The disruption (pairing off with the same sex, for instance) of this hierarchical order in the universe has a proportional consequences and effects which will radically and aggressively change how things work in the society. These changes will definitely represent a threat to established norms particularly marriages symbol of the cultures ideals about sex, sexuality and human relationships. Cultural symbols are very significant especially to the society which recognized and established them for these are the basic currency, the fundamental standards with which members of the same society use to create their own sense of selves and individualities. So in a sense, when the traditional, innate nature of marriage is challenged, so will be the societys inherent sense of self as well as their basic identities. The source and reason for any sanction whether against or for same-sex marriage should be based on societys need to establish cultural meaning, symbolism and ethical values around the intrinsic and essential procreative relationship between a man and a woman under the mandated establishment of marriage. By defying and challenging the proposal for same-sex marriage, advocators against it are merely exercising their cultural legacy to defend the norms of society from any infringement and violation.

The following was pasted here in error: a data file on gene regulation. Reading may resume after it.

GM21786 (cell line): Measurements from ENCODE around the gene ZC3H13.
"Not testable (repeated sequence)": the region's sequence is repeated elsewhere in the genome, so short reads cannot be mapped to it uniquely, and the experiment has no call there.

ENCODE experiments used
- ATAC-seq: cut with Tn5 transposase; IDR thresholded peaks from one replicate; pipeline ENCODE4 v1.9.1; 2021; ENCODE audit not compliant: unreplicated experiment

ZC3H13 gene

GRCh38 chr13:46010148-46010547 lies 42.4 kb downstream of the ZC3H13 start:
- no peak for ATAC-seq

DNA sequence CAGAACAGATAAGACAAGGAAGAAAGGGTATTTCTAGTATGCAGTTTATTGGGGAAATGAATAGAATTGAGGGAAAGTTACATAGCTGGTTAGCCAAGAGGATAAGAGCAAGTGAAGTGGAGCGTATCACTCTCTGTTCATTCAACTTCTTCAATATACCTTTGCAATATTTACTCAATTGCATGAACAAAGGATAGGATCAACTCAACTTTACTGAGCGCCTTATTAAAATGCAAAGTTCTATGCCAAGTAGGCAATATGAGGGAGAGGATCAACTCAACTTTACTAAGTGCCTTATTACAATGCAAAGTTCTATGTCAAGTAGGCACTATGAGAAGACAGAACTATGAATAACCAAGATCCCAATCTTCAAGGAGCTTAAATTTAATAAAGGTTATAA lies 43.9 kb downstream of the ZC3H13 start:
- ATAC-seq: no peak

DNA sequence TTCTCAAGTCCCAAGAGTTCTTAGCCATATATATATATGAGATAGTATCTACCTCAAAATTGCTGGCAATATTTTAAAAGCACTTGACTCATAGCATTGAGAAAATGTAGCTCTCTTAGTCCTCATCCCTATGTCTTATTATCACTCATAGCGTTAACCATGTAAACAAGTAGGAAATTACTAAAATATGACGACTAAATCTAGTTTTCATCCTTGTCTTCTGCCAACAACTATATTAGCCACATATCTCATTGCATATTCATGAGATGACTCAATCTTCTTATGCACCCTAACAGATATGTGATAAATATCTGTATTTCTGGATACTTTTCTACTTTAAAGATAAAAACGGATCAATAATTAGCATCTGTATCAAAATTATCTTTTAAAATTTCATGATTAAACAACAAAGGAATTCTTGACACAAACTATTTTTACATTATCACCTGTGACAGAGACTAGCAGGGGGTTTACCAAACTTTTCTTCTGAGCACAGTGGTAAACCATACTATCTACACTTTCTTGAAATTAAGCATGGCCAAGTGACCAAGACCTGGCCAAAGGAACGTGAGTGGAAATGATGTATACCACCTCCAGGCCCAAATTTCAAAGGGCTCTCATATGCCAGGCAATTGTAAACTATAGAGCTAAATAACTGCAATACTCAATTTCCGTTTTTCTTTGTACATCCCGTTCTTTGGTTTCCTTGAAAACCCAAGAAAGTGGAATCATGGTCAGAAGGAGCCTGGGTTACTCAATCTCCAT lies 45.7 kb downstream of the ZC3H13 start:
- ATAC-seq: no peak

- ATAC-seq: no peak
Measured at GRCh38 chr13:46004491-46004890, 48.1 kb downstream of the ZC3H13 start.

... aid in procreation, which sustains our species. Same sex marriage will destroy our society. Another reason that is also offered for opposing gay ... Motives. 1996. 10 July. 2000. "Lambda Legal Defense and Education Fund." Lambda Legal State by State: Marriage. 1997. 10 July. 2000 . The legalization ... the same way, marriage is not only the basic right of people, but also the essential in order to have a ...
The potential negative consequences that will affect children, parents, families, public health, social structures, status of men and women in the society including the same-sex couples are high and given this situation it is of great importance that the proposed legalization of same-sex marriage must not be approved as long as there are still people against it. Bibliography Barclay, Scott and Shauna Fisher. The States and the Differing Impetus for Divergent Paths on Same-Sex Marriage, 1990-2001 Policy Studies Journal Vol. 31 (2003) 326-348. Baird, Robert M. and Stuart E. Rosenbaum.
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“Homosexuality and Judaism: The Reconstructionist Position. The Report of the Reconstructionist Commission on Homosexuality. (Wyncote, PA, 1993) 40-41. Cabaj, Robert P. and David Purcell, (eds.) On the Road to Same-sex Marriage: A Supportive Guide to Psychological, Political and Legal Issues. San Francisco, CA: Jossey-Bass publishers, 1997. Gutmann, Amy and Dennis Thompson.
Democracy and Disagreement. Cambridge: Harvard University Press, 1996. Larocque, Sylvain. Gay Marriage: The Story of a Canadian Social Revolution. Toronto: James Lorimer & Company, 2006. Mensch, Elizabeth and Alan Freeman.
The Politics of Virtue. Durham, UK: Duke University Press, 1993. Perry, Michael. Australia to Remove Almost 100 Anti-gay Laws MSNBC World News. 29 April 2008. Retrieved on 3 May 2008 at [//www.msnbc.msn.com/id/24377696/] Sullivan, Andrew and J. Landau.
Same-sex Marriage: Pro and Con. USA: Vintage Books, 1997. Young, Iris Marion. Justice and the Politics of Difference. Princeton: Princeton University Press, 1990..